THE BLUE ANGEL
DER BLAUE ENGEL
1930, Kino Lorber, 106 min, Germany, Dir: Josef Von Sternberg

Emil Jannings is the repressed professor who falls head-over-heels for bawdy cabaret chanteuse Lola-Lola (Marlene Dietrich). It’s a liaison that will jumpstart the engine of his self-destruction, immolating both his private and public life till only ashes are left. The classic that scandalized international audiences and started the collaboration between Von Sternberg and Dietrich, setting the tone for the characters and motifs found in their subsequent efforts together.


SHANGHAI EXPRESS
1932, Universal, 80 min, USA, Dir: Josef Von Sternberg

“It took more than one man to change my name to Shanghai Lily.” Fallen woman Marlene Dietrich just happens to run into her former boyfriend, British army captain Clive Brook, on a train hurtling through wartime China, in what many consider the high point of the Dietrich/Von Sternberg cycle. Along for the ride are some of Hollywood’s greatest supporting players of the day: lovely Anna May Wong, bullfrog-voiced Eugene Pallette and Warner Oland (doing a sinister spin on his Far East Charlie Chan persona).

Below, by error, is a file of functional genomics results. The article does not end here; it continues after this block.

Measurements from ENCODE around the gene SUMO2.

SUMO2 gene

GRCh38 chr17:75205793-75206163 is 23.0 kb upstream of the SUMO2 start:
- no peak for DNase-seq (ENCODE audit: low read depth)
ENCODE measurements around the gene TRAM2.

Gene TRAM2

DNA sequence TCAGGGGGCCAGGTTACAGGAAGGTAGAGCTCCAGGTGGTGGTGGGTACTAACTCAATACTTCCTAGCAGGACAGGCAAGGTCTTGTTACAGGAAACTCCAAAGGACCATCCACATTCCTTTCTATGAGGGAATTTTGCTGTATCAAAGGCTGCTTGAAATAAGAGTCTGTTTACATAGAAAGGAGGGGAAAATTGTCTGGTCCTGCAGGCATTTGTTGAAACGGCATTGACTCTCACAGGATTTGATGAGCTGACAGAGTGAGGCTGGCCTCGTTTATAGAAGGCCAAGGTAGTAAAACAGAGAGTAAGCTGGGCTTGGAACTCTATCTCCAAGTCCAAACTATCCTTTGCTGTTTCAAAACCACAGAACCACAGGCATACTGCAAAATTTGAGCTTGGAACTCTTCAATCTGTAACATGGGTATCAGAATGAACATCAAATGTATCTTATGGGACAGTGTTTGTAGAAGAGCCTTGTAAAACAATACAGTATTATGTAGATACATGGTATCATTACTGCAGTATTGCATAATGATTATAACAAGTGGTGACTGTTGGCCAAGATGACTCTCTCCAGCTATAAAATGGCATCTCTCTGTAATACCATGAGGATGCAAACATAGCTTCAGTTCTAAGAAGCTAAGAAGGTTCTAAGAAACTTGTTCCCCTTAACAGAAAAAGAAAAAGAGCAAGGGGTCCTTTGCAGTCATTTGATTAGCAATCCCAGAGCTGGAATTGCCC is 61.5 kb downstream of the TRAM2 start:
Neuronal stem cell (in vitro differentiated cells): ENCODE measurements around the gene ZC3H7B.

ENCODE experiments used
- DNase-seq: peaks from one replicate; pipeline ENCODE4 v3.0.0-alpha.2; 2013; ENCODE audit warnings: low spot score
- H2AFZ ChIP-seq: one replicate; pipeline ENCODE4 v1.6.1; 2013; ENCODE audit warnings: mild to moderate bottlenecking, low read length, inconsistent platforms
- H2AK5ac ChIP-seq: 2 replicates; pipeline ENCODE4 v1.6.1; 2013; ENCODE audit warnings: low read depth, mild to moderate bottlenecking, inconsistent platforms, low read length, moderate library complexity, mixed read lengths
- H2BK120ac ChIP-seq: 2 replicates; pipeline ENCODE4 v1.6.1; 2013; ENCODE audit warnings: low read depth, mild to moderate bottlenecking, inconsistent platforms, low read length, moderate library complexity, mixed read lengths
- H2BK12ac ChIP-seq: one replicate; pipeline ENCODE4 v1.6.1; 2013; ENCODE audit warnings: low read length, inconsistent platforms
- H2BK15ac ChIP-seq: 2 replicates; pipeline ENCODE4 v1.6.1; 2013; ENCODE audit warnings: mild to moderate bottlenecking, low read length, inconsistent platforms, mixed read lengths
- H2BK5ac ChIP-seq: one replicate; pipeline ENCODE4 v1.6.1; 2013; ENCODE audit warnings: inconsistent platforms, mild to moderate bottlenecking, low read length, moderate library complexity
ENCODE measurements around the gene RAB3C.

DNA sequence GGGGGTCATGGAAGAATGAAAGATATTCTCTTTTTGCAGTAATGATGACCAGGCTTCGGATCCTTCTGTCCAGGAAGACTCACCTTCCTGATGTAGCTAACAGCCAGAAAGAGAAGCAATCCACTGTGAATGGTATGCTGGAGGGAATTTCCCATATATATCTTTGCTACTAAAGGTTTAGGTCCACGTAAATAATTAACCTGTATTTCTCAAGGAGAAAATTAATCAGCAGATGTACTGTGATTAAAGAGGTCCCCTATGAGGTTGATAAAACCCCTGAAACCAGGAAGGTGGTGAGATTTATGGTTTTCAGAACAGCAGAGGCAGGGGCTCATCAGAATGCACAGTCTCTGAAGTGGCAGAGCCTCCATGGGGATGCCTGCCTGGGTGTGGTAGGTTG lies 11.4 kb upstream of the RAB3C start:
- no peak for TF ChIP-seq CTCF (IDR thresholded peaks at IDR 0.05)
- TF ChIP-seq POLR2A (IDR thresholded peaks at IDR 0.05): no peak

MOROCCO
1930, Universal, 91 min, USA, Dir: Josef Von Sternberg

“You’d better go now, I’m beginning to like you,” purrs cabaret singer Marlene Dietrich to cocky young soldier boy Gary Cooper. If you’re going to see just one Foreign Legion movie, make it MOROCCO: Dietrich (in her first American film appearance) and Cooper are downright gorgeous, and Von Sternberg transforms the two-bit cantinas and barracks of Mogador into a splendid landscape of light & shadow.


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